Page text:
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Comment Re:What the chirp is wrong with people? (Score 4, Insightful) 226

I'll admit that I used to be a regular xkcd reader. I checked out this article as "Time" seemed like it could be interesting. I was wrong. It's the same nonsense that I and others outgrew years ago.

People's interests change over time. They get bored with some things and move on. But trolls like to use the word "outgrew" to try to offend current fans, and particularly immature people view these sorts of continuous, inevitable shifts in interests over time as signs of increasing maturity on their own part, not so much to offend anyone, but as a way of making themselves feel superior. Often then aren't smart enough to realize that's what they're doing.

(Yes, in case it wasn't obvious, the irony is intentional...)

Comment Re:XKCD "experimental comics" (Score 5, Insightful) 226

Incredibly stupid people frequently project the over zealousness of fans onto humble authors. Because, you know, you can tell how big an ego an author has by how much his fans talk about him. If someone says you're really good at what you do, that means you've got a big head, right? Yeah, it almost hurts trying to psychoanalyze that level of stupid...

Comment Re:which is the "real" starfish (Score 2) 76

The original conception was not cars, but the Ship of Theseus.

It's mostly about how we define identity and doesn't really have an answer.

It has an answer, just not one most people are looking for. If you want to know which ship is Theseus' ship, go ask the Athenian Port Authority. Property is a legal concept, and they're the authorities -- they can give you the definitive answer, and can't possibly be wrong, because they determine the right answer by virtue of their authority and what it means for it to be "his" ship.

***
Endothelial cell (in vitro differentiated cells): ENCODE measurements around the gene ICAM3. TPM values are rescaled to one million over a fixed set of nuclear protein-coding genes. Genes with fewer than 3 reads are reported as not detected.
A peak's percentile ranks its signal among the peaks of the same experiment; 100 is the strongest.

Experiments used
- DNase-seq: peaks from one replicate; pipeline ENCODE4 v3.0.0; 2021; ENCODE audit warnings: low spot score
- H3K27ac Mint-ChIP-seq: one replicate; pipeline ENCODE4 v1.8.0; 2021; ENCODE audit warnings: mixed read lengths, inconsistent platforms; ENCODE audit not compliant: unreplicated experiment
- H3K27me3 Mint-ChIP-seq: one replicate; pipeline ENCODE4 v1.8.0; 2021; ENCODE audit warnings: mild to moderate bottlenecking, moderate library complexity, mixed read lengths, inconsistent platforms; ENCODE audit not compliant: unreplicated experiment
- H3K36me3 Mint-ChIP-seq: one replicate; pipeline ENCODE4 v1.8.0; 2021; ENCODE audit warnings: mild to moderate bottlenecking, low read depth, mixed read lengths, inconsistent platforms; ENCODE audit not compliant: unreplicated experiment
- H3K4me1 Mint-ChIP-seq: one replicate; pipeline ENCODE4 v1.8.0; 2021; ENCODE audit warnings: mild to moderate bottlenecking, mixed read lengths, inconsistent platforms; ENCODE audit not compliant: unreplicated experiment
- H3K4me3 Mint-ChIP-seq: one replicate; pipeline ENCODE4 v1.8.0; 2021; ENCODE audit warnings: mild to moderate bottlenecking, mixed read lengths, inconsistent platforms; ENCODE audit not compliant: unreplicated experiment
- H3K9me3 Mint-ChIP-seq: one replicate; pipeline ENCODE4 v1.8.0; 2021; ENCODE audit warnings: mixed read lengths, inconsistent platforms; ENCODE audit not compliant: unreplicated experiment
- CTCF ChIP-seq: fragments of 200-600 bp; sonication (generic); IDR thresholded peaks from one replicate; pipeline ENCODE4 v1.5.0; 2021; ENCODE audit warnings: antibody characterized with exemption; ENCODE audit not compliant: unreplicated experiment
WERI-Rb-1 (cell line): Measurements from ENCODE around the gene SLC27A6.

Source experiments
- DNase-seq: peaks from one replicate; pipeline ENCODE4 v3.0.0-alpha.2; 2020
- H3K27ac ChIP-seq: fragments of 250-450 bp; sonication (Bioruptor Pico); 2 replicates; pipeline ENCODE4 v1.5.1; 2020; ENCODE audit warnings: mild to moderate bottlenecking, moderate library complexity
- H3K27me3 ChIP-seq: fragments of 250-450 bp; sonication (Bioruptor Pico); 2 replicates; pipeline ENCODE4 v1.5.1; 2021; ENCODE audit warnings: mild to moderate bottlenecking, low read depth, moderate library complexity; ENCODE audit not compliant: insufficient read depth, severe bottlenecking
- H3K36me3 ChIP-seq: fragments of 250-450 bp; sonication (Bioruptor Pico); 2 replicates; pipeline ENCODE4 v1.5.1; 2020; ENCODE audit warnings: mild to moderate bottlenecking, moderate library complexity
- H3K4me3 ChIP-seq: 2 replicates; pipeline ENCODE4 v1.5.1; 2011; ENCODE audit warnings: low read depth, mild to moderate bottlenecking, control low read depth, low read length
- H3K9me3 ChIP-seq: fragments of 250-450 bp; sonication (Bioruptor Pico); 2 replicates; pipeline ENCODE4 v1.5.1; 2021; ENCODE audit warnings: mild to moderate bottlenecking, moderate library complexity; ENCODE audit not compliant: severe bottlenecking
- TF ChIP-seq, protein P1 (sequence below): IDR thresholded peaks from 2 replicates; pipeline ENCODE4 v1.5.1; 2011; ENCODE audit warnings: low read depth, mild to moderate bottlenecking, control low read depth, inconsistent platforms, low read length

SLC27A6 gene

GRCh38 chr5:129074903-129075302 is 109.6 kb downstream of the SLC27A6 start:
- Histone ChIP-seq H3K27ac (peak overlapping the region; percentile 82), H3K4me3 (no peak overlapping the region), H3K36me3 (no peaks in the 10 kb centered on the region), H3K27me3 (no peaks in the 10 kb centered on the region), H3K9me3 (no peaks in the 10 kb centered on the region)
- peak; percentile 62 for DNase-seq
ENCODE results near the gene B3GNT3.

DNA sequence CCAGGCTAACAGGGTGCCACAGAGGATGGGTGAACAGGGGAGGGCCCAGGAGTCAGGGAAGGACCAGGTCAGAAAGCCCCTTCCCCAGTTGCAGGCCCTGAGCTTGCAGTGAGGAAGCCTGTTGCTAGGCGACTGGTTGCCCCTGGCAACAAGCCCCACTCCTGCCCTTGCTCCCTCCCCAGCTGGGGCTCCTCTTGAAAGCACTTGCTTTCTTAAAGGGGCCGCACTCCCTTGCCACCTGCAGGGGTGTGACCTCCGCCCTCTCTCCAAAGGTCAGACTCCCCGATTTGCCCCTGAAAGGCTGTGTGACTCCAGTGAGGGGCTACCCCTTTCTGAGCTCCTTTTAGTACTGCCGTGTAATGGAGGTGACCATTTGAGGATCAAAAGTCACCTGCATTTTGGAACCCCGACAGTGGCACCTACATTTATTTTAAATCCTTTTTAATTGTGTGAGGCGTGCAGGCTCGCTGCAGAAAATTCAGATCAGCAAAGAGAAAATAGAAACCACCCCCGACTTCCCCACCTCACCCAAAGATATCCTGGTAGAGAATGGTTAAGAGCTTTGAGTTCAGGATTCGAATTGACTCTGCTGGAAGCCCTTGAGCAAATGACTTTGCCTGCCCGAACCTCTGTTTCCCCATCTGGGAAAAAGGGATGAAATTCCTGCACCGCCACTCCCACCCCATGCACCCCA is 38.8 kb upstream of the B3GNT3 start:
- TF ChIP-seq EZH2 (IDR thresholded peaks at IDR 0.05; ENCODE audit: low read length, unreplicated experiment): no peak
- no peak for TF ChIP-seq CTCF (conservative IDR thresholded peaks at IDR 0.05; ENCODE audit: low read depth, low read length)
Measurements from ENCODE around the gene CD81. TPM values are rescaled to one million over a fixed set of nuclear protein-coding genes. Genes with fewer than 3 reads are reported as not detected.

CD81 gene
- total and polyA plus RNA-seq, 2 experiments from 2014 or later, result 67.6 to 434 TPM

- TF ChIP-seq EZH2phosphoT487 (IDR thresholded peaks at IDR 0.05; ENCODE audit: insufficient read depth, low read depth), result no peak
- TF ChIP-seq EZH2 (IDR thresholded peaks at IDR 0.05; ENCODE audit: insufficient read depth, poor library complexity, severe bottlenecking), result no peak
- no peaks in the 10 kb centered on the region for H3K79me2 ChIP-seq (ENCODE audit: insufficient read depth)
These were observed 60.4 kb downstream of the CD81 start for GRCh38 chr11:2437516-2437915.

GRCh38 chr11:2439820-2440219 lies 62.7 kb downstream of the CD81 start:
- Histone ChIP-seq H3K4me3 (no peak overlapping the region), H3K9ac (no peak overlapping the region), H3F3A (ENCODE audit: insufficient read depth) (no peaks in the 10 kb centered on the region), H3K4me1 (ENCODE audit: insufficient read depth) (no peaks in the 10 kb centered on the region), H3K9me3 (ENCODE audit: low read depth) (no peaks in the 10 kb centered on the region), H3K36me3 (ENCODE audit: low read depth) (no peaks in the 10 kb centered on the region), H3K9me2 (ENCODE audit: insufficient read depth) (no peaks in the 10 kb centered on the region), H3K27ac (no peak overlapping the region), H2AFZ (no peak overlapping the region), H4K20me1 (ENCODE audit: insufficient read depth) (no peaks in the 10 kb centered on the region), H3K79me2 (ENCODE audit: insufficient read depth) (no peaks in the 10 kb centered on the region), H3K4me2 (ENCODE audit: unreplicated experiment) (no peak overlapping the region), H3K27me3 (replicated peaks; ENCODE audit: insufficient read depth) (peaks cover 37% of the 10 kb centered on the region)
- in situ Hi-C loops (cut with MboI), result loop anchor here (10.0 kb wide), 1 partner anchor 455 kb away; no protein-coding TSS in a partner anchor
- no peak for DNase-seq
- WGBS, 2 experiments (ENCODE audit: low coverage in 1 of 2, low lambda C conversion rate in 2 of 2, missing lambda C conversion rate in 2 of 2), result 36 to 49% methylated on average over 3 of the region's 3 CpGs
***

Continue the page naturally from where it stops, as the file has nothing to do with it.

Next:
(Despite what it looks like, this is not actually dodging the question. Rather, it's making a point about it. Property is a "legal fiction", it's an abstraction of a particular sort. Identity is also an abstraction... people are only flustered by the Ship of Theseus if they mistakenly think otherwise.)

Comment Re:which is the "real" starfish (Score 1) 76

Suppose you could cut a starfish into 5 segments, and they could each regenerate the missing 4. Which is the real one?

Huh? They're all real. You don't end up with one real and four imaginary starfish.

How much of a body can one replace before it's a different body?

Your body is different today than it was yesterday. Life is change...

Comment Re:Summary, someone? (Score 1) 1029

It's not like Lord of the Rings, or Game of Thrones, where virtually everyone in the western hemisphere has either read it, or knows someone who has.

You may be a bit too far into the geekosphere. The average Game of Thrones viewer is, at best, vaguely aware of the fact that there's a book or books written by some guy whose name they can't remember that the series is based on, but who cares, it's a great series!

Comment Re:Was there another movie? (Score 1) 1029

Get the scriptwriters of good series (Breaking Bad, Chuck :-) ...) and use them to make movies.

Unless they happen to coincidentally be good movie scriptwriters, that's not a terribly great idea. Giving people 13-26 hours to tell a story allows them to really shine. Tell them they need to squeeze it into 110 minutes, give or take 20, and it's likely to start great, run over, and become incoherent once it's gone through the cutting room. A great novelist is not necessarily a great writer of short stories (which movies are).

Comment Re:or watch the movie? more documents than people (Score 5, Interesting) 166

Yeah, the latter is more likely. In the far future, the start of the information age will be considering the effective start of history. Knowledge of events prior to the 21st century will be considered semi-mythical, due to the fact that they weren't recorded at the time and all we have are essentially second hand accounts recorded in files with timestamps from the 21st or late 20th century at the very earliest. They'll (correctly) consider any "historical" texts of time before that as the theories and opinions on history given by later scholars, whereas from the 21st century forward they'll have actual historical records, rather than speculation.

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